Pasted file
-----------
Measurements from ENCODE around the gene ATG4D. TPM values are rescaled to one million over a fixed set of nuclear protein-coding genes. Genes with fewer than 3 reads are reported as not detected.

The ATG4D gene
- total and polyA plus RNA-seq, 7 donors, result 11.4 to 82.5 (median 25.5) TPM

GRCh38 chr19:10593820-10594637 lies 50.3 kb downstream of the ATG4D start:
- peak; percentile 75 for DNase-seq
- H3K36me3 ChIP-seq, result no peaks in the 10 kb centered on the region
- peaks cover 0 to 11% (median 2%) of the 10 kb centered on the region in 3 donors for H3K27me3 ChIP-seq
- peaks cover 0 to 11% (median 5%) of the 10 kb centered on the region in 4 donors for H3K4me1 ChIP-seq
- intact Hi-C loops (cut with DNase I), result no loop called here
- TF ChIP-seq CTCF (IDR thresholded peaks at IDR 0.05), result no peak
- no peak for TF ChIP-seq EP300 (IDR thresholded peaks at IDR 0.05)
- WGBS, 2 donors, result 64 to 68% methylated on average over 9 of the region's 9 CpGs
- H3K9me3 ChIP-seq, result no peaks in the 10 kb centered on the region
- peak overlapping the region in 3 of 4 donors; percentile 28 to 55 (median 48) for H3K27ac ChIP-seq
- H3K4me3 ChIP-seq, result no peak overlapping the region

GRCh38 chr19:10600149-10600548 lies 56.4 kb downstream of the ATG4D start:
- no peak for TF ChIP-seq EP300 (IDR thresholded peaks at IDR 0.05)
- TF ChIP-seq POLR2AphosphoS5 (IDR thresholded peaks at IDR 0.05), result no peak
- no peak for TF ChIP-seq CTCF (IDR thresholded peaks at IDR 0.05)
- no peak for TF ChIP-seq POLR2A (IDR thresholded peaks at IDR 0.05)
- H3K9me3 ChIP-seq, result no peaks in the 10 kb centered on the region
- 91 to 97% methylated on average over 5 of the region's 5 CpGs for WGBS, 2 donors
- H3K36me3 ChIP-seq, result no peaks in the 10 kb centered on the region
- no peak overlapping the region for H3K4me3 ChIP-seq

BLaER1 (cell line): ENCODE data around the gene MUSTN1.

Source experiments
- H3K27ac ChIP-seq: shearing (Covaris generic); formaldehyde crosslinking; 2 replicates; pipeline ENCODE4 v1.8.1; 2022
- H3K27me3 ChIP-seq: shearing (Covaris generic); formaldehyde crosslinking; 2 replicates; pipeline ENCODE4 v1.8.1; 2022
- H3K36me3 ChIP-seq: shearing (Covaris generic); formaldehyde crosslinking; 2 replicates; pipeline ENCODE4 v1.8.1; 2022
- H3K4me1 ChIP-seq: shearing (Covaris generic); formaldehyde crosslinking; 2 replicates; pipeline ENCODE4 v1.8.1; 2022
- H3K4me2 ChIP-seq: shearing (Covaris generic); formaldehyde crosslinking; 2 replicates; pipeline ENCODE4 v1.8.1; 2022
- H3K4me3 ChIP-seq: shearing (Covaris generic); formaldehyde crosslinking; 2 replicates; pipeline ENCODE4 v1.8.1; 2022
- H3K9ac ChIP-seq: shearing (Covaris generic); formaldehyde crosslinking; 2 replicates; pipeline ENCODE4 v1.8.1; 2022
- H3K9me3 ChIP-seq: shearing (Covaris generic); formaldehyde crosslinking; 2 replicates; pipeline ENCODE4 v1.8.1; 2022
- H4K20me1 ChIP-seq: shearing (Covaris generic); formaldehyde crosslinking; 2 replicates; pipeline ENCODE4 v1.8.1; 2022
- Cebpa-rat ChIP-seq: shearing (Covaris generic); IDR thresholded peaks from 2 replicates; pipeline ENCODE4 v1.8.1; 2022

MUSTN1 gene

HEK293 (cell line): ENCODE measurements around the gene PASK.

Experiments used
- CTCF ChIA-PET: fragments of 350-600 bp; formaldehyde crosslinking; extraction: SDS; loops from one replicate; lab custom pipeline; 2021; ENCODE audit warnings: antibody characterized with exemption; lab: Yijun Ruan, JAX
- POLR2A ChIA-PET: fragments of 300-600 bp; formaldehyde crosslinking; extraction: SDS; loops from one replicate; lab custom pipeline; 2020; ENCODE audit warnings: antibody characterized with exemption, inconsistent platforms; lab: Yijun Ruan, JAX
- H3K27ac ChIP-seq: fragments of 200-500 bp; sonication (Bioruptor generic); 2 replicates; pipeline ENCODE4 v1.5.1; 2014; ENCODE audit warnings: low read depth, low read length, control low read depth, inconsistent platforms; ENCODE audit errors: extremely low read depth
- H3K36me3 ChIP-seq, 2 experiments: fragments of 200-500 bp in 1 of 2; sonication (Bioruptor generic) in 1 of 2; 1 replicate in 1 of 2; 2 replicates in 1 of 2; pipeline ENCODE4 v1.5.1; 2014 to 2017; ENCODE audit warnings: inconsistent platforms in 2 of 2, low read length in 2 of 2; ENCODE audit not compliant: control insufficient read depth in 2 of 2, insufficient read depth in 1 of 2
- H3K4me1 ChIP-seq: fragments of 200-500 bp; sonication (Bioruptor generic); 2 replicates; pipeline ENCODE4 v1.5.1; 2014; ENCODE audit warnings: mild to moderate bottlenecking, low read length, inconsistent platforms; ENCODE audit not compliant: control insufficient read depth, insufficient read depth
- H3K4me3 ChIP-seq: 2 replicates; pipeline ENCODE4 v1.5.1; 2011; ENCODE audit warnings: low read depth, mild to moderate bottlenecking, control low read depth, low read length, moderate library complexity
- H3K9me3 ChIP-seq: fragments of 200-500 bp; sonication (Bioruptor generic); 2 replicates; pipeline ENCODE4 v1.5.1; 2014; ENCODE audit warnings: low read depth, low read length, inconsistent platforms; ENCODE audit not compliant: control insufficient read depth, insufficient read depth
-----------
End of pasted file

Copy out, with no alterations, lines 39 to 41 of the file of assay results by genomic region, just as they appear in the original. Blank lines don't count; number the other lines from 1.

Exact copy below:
Experiments used
- CTCF ChIA-PET: fragments of 350-600 bp; formaldehyde crosslinking; extraction: SDS; loops from one replicate; lab custom pipeline; 2021; ENCODE audit warnings: antibody characterized with exemption; lab: Yijun Ruan, JAX
- POLR2A ChIA-PET: fragments of 300-600 bp; formaldehyde crosslinking; extraction: SDS; loops from one replicate; lab custom pipeline; 2020; ENCODE audit warnings: antibody characterized with exemption, inconsistent platforms; lab: Yijun Ruan, JAX